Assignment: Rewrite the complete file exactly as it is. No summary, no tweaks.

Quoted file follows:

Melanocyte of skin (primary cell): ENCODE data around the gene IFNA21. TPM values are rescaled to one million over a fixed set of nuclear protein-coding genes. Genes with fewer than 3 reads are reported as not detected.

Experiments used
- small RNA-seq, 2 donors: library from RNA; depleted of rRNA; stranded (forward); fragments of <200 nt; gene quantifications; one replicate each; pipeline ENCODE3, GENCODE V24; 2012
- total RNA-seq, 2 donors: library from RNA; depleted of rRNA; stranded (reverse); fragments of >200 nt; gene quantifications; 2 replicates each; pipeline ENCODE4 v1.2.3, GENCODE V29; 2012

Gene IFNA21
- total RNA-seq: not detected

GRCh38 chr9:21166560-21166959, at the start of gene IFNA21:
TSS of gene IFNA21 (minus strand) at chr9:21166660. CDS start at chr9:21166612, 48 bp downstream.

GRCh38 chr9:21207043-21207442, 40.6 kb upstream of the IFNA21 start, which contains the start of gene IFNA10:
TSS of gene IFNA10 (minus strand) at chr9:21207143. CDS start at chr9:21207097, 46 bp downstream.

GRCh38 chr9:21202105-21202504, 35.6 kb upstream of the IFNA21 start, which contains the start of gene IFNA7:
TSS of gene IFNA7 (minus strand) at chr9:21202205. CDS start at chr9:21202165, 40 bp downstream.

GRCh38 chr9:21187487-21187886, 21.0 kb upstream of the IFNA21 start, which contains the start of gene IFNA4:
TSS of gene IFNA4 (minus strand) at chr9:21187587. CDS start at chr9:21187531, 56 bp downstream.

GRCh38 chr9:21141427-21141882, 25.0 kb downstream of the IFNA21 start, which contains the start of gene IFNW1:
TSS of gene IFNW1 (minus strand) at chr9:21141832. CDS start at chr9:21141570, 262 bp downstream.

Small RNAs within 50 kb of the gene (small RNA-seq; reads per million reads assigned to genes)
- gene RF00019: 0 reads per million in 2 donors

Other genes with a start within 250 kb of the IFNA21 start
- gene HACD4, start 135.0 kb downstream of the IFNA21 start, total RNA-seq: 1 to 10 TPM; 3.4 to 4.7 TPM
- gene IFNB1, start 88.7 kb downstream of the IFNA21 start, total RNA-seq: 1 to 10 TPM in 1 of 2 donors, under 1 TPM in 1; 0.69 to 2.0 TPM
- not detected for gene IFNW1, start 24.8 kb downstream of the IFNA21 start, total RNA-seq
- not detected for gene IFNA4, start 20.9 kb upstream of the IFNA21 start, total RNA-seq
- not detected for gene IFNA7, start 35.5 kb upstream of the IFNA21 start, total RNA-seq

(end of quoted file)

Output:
Melanocyte of skin (primary cell): ENCODE data around the gene IFNA21. TPM values are rescaled to one million over a fixed set of nuclear protein-coding genes. Genes with fewer than 3 reads are reported as not detected.

Experiments used
- small RNA-seq, 2 donors: library from RNA; depleted of rRNA; stranded (forward); fragments of <200 nt; gene quantifications; one replicate each; pipeline ENCODE3, GENCODE V24; 2012
- total RNA-seq, 2 donors: library from RNA; depleted of rRNA; stranded (reverse); fragments of >200 nt; gene quantifications; 2 replicates each; pipeline ENCODE4 v1.2.3, GENCODE V29; 2012

Gene IFNA21
- total RNA-seq: not detected

GRCh38 chr9:21166560-21166959, at the start of gene IFNA21:
TSS of gene IFNA21 (minus strand) at chr9:21166660. CDS start at chr9:21166612, 48 bp downstream.

GRCh38 chr9:21207043-21207442, 40.6 kb upstream of the IFNA21 start, which contains the start of gene IFNA10:
TSS of gene IFNA10 (minus strand) at chr9:21207143. CDS start at chr9:21207097, 46 bp downstream.

GRCh38 chr9:21202105-21202504, 35.6 kb upstream of the IFNA21 start, which contains the start of gene IFNA7:
TSS of gene IFNA7 (minus strand) at chr9:21202205. CDS start at chr9:21202165, 40 bp downstream.

GRCh38 chr9:21187487-21187886, 21.0 kb upstream of the IFNA21 start, which contains the start of gene IFNA4:
TSS of gene IFNA4 (minus strand) at chr9:21187587. CDS start at chr9:21187531, 56 bp downstream.

GRCh38 chr9:21141427-21141882, 25.0 kb downstream of the IFNA21 start, which contains the start of gene IFNW1:
TSS of gene IFNW1 (minus strand) at chr9:21141832. CDS start at chr9:21141570, 262 bp downstream.

Small RNAs within 50 kb of the gene (small RNA-seq; reads per million reads assigned to genes)
- gene RF00019: 0 reads per million in 2 donors

Other genes with a start within 250 kb of the IFNA21 start
- gene HACD4, start 135.0 kb downstream of the IFNA21 start, total RNA-seq: 1 to 10 TPM; 3.4 to 4.7 TPM
- gene IFNB1, start 88.7 kb downstream of the IFNA21 start, total RNA-seq: 1 to 10 TPM in 1 of 2 donors, under 1 TPM in 1; 0.69 to 2.0 TPM
- not detected for gene IFNW1, start 24.8 kb downstream of the IFNA21 start, total RNA-seq
- not detected for gene IFNA4, start 20.9 kb upstream of the IFNA21 start, total RNA-seq
- not detected for gene IFNA7, start 35.5 kb upstream of the IFNA21 start, total RNA-seq